The main architect of northern Arizona’s Four Forest Restoration Initiative is set to retire later this month. Wally Covington, a forestry professor at Northern Arizona University, has been a pioneer of modern forest management for more than five decades. KNAU’s Ryan Heinsius reports.
Covington became a leading voice in the growing field of forest ecology and was an early proponent of prescribed burns and thinning to reduce catastrophic wildfire. He founded NAU’s Ecological Restoration Institute and helped craft the Four Forest Restoration Initiative, also known as 4FRI, which aims to thin 2.4 million acres in Arizona over the next two decades.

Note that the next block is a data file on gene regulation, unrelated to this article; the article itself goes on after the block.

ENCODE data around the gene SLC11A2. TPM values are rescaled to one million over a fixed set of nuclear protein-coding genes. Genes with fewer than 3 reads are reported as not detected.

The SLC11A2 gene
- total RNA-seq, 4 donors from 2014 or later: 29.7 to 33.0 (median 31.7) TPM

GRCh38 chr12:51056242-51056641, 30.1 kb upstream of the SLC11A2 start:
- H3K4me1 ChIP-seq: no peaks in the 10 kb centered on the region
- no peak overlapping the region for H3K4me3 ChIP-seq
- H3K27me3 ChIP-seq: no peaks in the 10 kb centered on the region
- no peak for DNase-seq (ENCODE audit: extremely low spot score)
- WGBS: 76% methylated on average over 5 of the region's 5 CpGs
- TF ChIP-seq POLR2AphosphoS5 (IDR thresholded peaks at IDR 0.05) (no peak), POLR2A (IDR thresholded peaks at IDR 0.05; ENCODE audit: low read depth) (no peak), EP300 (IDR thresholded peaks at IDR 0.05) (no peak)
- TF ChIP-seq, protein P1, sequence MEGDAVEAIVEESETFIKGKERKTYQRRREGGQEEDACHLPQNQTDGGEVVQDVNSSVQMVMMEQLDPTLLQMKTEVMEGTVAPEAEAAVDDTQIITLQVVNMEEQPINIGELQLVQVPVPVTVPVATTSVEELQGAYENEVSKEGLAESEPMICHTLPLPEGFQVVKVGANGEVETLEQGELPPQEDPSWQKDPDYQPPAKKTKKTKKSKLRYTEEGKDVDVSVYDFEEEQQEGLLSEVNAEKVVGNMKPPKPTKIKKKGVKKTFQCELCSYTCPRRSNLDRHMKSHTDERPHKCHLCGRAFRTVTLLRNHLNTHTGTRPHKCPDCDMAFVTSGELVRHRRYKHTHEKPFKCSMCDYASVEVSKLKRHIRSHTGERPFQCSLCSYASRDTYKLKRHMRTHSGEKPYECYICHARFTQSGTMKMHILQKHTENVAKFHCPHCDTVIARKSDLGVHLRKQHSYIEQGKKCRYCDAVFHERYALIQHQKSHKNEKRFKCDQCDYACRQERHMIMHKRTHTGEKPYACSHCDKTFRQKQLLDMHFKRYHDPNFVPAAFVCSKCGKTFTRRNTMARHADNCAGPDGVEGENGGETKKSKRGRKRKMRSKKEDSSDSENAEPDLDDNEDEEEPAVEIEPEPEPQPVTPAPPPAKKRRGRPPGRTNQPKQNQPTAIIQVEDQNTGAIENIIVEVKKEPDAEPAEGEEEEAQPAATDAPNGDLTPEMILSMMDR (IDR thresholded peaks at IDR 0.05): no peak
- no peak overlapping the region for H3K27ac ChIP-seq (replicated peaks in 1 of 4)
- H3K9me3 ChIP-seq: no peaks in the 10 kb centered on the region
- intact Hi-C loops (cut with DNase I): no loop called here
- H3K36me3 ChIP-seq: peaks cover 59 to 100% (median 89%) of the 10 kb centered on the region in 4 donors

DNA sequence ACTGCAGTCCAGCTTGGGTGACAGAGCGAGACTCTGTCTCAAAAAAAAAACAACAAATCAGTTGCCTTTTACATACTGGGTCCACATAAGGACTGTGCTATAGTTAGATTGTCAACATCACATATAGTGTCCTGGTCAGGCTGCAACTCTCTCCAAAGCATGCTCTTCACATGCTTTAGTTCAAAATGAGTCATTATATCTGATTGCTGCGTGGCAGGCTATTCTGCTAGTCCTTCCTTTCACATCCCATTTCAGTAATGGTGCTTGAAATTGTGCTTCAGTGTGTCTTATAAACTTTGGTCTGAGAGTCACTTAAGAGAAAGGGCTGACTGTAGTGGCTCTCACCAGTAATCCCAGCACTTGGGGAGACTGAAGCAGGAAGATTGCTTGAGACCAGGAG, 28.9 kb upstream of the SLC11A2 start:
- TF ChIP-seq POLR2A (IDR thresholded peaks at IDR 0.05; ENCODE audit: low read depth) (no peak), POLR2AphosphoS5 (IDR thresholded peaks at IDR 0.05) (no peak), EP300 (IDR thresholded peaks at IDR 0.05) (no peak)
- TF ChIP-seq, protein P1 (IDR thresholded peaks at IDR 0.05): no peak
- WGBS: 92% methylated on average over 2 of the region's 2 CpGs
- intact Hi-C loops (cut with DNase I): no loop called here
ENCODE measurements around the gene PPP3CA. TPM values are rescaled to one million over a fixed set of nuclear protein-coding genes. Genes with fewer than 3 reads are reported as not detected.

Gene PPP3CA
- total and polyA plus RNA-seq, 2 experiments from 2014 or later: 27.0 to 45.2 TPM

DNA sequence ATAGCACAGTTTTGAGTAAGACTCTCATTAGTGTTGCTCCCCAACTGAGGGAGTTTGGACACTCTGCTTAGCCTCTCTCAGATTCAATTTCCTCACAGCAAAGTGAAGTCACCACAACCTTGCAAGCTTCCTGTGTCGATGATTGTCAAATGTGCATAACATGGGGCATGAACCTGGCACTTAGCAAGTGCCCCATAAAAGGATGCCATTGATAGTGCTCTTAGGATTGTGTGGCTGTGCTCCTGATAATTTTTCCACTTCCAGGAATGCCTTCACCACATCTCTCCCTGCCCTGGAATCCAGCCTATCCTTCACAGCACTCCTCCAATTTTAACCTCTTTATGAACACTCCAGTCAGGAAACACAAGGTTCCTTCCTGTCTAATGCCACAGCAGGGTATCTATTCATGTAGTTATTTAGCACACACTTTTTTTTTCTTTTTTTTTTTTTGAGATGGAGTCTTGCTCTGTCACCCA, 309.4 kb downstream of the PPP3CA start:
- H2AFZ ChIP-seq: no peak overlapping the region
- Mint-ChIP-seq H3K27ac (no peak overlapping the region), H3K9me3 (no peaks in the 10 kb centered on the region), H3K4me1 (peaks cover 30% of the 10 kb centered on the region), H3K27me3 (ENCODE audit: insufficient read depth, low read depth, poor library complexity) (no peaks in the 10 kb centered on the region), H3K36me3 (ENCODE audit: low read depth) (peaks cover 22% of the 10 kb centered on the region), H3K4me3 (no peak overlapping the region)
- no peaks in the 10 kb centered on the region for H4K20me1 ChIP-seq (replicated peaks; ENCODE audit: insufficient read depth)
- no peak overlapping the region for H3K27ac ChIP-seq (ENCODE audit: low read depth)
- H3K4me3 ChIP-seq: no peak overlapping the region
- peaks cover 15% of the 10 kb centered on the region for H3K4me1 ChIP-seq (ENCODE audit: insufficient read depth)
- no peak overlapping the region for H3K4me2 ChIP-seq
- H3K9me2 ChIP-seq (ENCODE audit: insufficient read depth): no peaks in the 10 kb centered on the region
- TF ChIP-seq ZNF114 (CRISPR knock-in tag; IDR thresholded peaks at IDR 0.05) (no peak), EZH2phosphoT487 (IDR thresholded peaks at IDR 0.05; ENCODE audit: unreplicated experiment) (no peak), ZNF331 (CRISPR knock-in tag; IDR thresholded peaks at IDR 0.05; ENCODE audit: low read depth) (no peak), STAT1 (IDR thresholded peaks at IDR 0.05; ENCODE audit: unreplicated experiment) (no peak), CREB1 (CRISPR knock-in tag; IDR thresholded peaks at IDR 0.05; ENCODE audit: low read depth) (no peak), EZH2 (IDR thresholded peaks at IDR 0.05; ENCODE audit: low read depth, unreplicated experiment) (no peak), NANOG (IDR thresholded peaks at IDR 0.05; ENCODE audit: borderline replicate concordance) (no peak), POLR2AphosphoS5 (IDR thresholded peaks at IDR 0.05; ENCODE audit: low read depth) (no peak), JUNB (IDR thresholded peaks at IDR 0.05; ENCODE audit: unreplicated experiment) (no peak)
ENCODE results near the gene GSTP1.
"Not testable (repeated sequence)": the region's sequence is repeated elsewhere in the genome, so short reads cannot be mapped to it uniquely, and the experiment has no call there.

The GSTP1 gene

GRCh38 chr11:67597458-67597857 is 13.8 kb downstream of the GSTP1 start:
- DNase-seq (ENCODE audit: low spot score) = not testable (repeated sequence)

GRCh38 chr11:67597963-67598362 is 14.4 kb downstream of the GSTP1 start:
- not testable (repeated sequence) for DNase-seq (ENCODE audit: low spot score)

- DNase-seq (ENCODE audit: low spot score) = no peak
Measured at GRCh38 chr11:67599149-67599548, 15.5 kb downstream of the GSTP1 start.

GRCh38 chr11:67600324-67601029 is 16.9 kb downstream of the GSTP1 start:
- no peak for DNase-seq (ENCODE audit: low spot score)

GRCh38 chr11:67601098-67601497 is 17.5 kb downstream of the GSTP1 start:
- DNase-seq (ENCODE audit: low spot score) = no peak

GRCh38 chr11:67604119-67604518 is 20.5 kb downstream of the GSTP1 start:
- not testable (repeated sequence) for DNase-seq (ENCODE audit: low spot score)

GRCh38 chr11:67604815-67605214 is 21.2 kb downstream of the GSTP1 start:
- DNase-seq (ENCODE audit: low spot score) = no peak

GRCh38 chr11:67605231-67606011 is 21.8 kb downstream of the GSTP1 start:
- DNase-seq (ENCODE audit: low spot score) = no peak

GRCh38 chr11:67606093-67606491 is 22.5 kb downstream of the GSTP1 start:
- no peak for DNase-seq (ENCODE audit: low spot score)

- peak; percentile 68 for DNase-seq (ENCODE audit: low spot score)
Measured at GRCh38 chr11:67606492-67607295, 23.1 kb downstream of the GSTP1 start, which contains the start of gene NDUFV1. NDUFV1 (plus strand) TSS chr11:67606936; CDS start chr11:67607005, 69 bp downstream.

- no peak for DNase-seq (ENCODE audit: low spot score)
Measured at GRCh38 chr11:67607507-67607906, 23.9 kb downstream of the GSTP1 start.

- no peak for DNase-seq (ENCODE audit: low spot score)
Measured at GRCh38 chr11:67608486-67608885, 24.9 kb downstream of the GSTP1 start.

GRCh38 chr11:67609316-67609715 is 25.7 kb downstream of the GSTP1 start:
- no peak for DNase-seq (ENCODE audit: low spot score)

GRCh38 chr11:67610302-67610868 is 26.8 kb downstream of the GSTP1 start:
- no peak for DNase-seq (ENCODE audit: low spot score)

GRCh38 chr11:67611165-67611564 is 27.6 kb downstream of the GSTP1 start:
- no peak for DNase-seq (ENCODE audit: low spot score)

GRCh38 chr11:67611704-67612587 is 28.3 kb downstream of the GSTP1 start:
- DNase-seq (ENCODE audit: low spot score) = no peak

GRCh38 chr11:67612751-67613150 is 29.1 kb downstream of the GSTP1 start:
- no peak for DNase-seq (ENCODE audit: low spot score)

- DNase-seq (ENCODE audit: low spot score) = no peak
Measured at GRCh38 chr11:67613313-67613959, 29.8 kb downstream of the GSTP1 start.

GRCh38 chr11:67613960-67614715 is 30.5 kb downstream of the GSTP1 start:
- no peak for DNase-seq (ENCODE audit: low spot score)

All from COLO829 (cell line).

Covington made the leap to forestry on a trip out West while on a break from medical school in the early 1970s. He received his doctorate from Yale University and moved to Flagstaff to teach at NAU and study ponderosa pine forests. Covington says he sees foresters as public servants.
"Healthy functioning ecosystems that are not a liability but an asset to current and future generations. That’s what we’re working toward … If I could live for 1,000 years, I’d like to see us be there within the next 200," he says.
Covington will officially retire later this month and is in talks with NAU about staying on as an emeritus professor. The Ecological Restoration Institute is currently interviewing candidates to take over as director.